BERLIN (Reuters) - Participants in the Doha world trade talks are preparing for a final deal but there is no point setting an artificial deadline, the head of the World Trade Organisation told a German daily.
The Doha talks, launched in late 2001, aim to break down barriers to global commerce but are deadlocked, largely over differences between the United States and the big emerging economies of China, Brazil and India.
In a sign of the bleak prospects for a Doha deal any time soon, G20 leaders dropped their reference to 2010 as a target date for completion of the talks and set no new date.
World Trade Organisation Director-General Pascal Lamy was optimistic, however, telling Handelsblatt it was the first time the G20 had had “substantial discussions” on the world trade talks.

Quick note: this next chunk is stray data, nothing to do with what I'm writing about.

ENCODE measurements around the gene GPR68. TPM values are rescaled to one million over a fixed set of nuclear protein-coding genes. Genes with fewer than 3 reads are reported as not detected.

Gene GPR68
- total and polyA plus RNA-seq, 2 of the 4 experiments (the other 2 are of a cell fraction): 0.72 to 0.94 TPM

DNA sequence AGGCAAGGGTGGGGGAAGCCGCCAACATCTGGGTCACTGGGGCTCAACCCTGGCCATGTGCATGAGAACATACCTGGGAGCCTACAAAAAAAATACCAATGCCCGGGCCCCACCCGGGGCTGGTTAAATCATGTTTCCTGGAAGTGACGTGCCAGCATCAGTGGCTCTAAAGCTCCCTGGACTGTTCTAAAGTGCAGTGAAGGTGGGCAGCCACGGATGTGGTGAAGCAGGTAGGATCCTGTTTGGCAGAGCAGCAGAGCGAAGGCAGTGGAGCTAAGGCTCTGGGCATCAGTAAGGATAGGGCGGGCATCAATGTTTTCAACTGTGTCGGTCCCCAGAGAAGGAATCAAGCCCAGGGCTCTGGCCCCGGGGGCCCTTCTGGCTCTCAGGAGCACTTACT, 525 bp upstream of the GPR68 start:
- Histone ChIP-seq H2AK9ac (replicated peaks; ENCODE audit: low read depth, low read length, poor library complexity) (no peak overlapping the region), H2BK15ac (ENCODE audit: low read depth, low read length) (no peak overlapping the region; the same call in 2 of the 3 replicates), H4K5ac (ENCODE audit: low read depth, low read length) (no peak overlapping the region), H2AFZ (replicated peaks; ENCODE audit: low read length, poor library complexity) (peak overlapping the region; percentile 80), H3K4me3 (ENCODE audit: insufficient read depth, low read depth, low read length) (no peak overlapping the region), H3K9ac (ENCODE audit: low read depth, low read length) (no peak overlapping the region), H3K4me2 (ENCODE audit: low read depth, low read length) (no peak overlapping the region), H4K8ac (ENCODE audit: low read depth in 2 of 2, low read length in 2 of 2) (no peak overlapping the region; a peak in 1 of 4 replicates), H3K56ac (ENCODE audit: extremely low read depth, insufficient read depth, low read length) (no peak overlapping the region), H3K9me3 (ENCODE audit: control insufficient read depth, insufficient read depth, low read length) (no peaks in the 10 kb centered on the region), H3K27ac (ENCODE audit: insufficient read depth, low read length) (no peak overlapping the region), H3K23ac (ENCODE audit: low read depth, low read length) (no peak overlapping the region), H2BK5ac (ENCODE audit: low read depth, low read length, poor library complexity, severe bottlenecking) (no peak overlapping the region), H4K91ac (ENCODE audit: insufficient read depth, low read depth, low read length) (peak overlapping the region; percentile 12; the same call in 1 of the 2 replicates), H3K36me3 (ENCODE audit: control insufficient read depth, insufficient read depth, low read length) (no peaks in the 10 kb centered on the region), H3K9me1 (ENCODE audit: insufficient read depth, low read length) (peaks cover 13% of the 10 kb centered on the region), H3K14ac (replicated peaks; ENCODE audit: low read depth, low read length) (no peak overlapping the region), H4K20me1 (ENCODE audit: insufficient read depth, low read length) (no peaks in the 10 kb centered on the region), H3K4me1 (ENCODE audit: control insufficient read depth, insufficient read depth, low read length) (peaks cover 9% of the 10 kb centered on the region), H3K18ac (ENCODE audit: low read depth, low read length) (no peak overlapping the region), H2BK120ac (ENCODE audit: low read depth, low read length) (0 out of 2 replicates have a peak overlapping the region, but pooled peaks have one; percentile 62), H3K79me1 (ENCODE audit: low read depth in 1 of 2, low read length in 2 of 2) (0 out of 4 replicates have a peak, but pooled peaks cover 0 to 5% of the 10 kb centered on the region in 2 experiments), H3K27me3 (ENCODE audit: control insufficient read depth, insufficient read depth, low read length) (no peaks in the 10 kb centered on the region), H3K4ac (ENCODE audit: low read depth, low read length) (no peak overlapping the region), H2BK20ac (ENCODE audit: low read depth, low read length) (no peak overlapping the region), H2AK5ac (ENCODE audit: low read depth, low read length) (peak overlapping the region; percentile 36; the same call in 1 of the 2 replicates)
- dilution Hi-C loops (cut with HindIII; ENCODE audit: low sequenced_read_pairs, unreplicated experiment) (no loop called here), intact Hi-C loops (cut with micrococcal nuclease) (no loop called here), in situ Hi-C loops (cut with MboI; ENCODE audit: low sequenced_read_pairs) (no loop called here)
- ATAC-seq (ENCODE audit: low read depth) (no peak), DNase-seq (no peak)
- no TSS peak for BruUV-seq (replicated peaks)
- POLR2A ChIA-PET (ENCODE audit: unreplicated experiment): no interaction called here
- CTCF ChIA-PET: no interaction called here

“The focus of the G20 was world trade and the economic crisis, and everyone agreed that trade should not become a victim of the crisis,” he was quoted on Friday as saying.
“Participants are preparing for the end game of the world trade talks. There is no point setting artificial deadlines.”
Member countries have accused one another of not putting enough on the table, and of seeking too much in return for their own offers.
The U.S. ambassador to the WTO told Reuters in an interview the talks were stuck because of a refusal by China and other big emerging economies to open their markets.
Lamy said, however, that China was abiding by the rules, adding that debates over statistical trade surpluses — also with regard to Germany’s reliance on exports — were artificial and irrelevant.
“The statement that not all countries can raise their exports is a macroeconomic consideration and doesn’t make any sense,” he said. “Each country can raise its contribution to global production if trade is open.”
Reporting by Sarah Marsh